1974 Oldsmobile Cutlass 442 on 2040-cars
Atlanta, Georgia, United States
For Sale By:Private Seller
Number of Cylinders: 8
Options: Leather Seats
Drive Type: RWD
Power Options: Air Conditioning, Power Windows
Exterior Color: Black
Interior Color: Black
Condition: Used: A vehicle is considered used if it has been registered and issued a title. Used vehicles have had at least one previous owner. The condition of the exterior, interior and engine can vary depending on the vehicle's history. See the seller's listing for full details and description of any imperfections. ...
I am selling a rare 1974 Oldsmobile Cutlass 442. This car is ONE OWNER and all ORIGINAL. All matching numbers, Leather seats, Power Windows, Automatic Transmission, Power Steering, and A/C. The motor runs great and has been maintained very well. This car has been garage kept it's entire life. No leaks, Good Paint, and the interior is in great shape. It's hard to find a survivor like this car and it runs very strong. I do have a Title for the car on hand and paper work from when it was first purchased. Thanks For Looking and Good Luck Bidding.
Oldsmobile 442 for Sale
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Mon, 30 Jun 2014 15:30:00 EST
General Motors today announced a truly massive recall covering some 8.4 million vehicles in North America. Most significantly, 8.2 million examples of the affected vehicles are being called back due to "unintended ignition key rotation," though GM spokesperson Alan Adler tells Autoblog that this issue is not like the infamous Chevy Cobalt ignition switch fiasco.
Thu, 13 Nov 2014 19:58:00 EST
For the sake of perspective, translated to US population, this total recall figure would equal a car for each resident of New Hampshire, Rhode Island, Montana, Delaware, South Dakota, Alaska, North Dakota, the District of Columbia, Vermont and Wyoming. Combined. Here's how it all breaks down:
7,610,862 vehicles in North America being recalled for unintended ignition key rotation. 6,805,679 are in the United States.
The folks behind Generation Gap have lost their minds with this latest video. The goal here is to determine the ultimate family cruiser, but the choices are what you would least expect, with a heavily modded 1970 Oldsmobile Vista Cruiser going up against a 2012 Ferrari FF.
Thu, 09 Oct 2014 12:45:00 EST
You might anticipate an over-40-year-old Oldsmobile to pale in comparison to any modern Ferrari, but this wagon has a ton of secrets under its skin thanks to Lingenfelter. First, it packs a supercharged LS3 V8 with a claimed 650 horsepower and a six-speed manual gearbox. That big upgrade in power is further helped with air suspension and massive Wilwood disc brakes. The result is nothing short of deafening, with blaring yelps whenever the driver even nudges the accelerator.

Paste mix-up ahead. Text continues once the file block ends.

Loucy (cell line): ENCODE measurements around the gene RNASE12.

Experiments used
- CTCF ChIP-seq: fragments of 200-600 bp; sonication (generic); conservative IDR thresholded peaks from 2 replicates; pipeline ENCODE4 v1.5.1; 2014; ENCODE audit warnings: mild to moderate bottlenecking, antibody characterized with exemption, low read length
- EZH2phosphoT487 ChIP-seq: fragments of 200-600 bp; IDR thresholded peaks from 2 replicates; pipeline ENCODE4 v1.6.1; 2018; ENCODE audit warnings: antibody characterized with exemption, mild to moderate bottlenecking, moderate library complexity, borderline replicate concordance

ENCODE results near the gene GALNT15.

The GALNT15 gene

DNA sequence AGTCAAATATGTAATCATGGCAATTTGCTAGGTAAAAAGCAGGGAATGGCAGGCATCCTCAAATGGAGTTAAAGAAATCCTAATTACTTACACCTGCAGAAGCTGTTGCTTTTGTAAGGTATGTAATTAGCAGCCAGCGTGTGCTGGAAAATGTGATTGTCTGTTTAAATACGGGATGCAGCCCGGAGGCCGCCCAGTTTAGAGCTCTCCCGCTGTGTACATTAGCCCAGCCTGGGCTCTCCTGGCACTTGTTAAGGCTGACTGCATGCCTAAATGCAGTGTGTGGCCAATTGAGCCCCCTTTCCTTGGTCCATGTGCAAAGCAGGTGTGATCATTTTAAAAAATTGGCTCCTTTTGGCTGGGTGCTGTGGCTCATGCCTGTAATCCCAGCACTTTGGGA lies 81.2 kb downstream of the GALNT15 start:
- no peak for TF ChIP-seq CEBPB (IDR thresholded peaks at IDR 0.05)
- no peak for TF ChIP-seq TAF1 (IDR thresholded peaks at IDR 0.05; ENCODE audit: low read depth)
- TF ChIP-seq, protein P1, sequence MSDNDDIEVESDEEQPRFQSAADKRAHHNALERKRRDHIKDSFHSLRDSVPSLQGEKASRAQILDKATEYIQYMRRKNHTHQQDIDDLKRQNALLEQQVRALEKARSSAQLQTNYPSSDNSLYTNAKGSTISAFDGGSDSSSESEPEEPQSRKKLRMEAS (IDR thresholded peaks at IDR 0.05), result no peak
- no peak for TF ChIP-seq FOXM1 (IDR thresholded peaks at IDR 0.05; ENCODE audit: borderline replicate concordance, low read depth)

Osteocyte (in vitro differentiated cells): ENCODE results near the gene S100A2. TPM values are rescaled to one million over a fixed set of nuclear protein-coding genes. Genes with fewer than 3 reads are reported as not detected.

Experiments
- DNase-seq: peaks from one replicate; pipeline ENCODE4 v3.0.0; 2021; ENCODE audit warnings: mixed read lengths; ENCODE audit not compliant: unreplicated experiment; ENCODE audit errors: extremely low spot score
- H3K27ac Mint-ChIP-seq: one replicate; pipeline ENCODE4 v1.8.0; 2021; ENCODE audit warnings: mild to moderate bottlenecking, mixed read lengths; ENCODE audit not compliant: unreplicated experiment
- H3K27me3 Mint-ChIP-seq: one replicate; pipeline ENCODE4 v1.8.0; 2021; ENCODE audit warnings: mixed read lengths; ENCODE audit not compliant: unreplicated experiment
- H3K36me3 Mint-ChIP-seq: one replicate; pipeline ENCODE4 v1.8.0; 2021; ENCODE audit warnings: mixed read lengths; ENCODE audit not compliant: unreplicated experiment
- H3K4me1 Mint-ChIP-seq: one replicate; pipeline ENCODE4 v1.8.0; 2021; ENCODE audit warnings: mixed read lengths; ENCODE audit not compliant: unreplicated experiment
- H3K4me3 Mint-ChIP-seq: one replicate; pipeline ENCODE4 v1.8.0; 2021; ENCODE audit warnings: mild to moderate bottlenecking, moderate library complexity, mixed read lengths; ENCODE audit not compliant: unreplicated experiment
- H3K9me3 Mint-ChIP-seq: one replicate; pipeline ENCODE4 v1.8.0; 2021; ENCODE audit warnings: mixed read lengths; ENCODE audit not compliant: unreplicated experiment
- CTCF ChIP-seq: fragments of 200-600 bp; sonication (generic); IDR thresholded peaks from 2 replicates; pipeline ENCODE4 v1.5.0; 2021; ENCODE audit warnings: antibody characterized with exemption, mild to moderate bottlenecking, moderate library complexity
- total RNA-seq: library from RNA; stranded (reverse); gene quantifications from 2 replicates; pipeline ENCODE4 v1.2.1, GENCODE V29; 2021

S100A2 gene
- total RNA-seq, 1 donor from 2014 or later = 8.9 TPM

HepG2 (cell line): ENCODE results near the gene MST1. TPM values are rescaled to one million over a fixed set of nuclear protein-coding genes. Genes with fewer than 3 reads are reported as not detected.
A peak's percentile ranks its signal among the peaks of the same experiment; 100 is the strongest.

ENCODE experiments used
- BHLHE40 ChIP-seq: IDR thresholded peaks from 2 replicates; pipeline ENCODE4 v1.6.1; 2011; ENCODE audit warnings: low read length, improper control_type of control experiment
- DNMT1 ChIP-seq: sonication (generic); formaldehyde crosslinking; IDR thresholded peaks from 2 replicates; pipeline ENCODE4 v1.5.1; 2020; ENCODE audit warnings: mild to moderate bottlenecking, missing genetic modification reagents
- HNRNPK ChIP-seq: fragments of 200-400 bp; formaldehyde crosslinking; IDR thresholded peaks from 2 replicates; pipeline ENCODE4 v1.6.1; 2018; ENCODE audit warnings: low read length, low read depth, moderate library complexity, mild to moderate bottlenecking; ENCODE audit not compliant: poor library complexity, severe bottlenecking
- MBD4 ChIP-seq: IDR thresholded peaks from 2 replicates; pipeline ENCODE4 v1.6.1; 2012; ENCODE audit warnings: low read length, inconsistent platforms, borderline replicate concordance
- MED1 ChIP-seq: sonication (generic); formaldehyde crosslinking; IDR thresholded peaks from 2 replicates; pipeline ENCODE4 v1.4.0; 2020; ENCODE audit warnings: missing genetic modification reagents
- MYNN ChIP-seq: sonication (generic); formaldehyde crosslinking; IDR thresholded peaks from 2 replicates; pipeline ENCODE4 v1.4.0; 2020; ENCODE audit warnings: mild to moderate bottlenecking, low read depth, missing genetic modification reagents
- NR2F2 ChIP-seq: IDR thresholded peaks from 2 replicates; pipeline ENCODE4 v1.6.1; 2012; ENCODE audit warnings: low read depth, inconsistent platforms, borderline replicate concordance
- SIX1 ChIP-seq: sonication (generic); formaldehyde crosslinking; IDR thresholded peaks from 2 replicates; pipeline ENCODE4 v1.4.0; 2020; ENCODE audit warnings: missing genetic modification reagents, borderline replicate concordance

The alternative sounds just as good, albeit in very different way. The Ferrari's 6.3-liter V12 pumps out 651 hp and 504 pound-feet with a part-time all-wheel drive system. While the FF lacks a lot of the hauling ability of the Olds, it makes up for the deficit in handling, luxury, and in many eyes, simply by having the famous prancing horse on the grille.
The last time I roped a coworker into an automotive debate, I lost. Resoundingly, I might add. Still, 2,385 voters chose to cast their lots for the Fiat 500 Abarth, as opposed to 5,273 choosing the Ford Fiesta ST, and so I can rest easy in the knowledge that at least 30 percent of you, dear readers, see things my way. I still like to think we have more fun, too.
My loss in the first round of our This or That series, in which two Autoblog editors pick sides on any given topic and then attempt to explain why the other is completely wrong, didn't stop me from picking another good-natured fight, this time with Senior Editor Seyth Miersma. Last time, our chosen sides were eerily similar in design, albeit quite different in actual execution. This time, our vehicular peculiarities couldn't seemingly fall any further from one another: A 1980 Oldsmobile 442 wouldn't seem to match up in comparison to a 1989 BMW 635CSi.
How did we come up with such disparate contenders? Simple, really. Seyth and I mutually agreed to choose a car that's currently for sale online. It had to be built and sold in the 1980s, and it had to be a coupe. The price cap was set at $10,000. The fruits of our searching labors will henceforth be disputed, with Seyth on the side of the Germans, and myself arguing in favor of the Rocket Olds. Am I setting myself up for another lopsided loss?